- Letter to the Editor
- Open Access
Partial third nerve palsy after Measles Mumps Rubella vaccination
© Manzotti et al; licensee BioMed Central Ltd. 2010
- Received: 27 July 2010
- Accepted: 10 September 2010
- Published: 10 September 2010
Measles Mumps Rubella (MMR) vaccination is known to cause some serious adverse events, such as fever, rash, gland inflammation and neurologic disorders. These include third and sixth cranial nerve palsies.
The case reported describes a partial recurrent oculomotor palsy associated with systemic symptoms following MMR vaccination in a healthy young child. The oculomotor palsy did not recover completely during the follow-up.
Most of the times, measles, mumps and rubella cause mild illness and discomfort; but can also have serious or fatal sequelae. MMR vaccination has been proved to be safe and to reduce significantly the number of reported infections due to these viruses. However, significant adverse events can occur and paediatricians and public health operators should be aware of this aspect.
- Nerve Palsy
- Aseptic Meningitis
- Autistic Disorder
- Cranial Nerve Palsy
- Rubella Virus
Measles Mumps Rubella (MMR) vaccination is known to cause some serious adverse events. These can include fever, rash, gland inflammation and neurologic disorders like epilepsy, encephalitis, aseptic meningitis and autistic disorders [1, 2].
The case reported below describes a partial recurrent oculomotor palsy following MMR vaccination in a healthy young child.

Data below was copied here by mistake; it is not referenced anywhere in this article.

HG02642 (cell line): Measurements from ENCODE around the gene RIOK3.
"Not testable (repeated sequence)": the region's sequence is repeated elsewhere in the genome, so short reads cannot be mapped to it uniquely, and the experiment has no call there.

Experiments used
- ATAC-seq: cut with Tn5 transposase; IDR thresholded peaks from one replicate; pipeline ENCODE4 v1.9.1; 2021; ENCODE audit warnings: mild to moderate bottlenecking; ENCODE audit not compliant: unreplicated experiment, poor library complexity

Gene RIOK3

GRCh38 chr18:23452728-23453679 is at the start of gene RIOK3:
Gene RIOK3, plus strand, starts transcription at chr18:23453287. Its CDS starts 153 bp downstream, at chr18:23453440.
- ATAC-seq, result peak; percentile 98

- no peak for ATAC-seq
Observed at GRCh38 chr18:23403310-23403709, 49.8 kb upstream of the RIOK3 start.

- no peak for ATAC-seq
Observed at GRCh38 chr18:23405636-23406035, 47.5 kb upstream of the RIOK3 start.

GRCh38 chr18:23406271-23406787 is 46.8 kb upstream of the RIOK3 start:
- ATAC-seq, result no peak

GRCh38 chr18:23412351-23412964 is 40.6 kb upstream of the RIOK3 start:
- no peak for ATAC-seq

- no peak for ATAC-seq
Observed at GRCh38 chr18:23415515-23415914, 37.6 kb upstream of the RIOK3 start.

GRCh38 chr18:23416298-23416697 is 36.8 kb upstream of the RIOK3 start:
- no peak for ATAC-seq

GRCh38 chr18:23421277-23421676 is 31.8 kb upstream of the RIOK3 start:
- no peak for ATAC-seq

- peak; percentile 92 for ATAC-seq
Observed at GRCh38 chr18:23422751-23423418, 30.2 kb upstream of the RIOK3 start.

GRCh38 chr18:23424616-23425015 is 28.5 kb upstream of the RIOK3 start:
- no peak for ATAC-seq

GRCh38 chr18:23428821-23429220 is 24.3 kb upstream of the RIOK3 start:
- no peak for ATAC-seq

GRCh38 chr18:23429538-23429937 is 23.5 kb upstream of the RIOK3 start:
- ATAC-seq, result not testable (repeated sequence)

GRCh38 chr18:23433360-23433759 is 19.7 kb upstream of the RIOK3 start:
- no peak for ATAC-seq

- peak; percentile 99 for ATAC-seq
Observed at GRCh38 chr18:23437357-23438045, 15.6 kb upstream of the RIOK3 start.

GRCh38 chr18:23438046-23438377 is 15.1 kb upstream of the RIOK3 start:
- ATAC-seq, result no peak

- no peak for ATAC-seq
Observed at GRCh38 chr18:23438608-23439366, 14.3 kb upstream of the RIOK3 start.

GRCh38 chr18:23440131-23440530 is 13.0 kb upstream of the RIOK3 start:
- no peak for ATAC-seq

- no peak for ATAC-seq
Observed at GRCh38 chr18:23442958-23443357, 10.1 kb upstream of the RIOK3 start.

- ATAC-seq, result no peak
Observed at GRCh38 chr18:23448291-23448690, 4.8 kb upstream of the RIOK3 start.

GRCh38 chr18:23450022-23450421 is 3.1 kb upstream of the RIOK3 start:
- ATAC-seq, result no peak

MMR viruses are neurotropic. Therefore, although the vaccine is obtained by live attenuated viruses, vaccination may produce neurological disorders. Only a few cases of benign, recurrent cranial nerve palsies, secondary to immunization, have been described. Patients with complete palsy of the third  or sixth [4–7] cranial nerve have been reported. In our case, the oculomotor nerve palsy is incomplete i.e. only the inferior oblique muscle is involved in one eye. The previously reported cases resolved spontaneously and completely within several months. In our case, however, a mild deficit of the muscle has persisted several years following vaccination and may be considered permanent.
In conclusion, public confidence in immunization must be maintained because safety and efficacy of MMR vaccination is clearly demonstrated; however potential adverse events must be strictly and carefully monitored.
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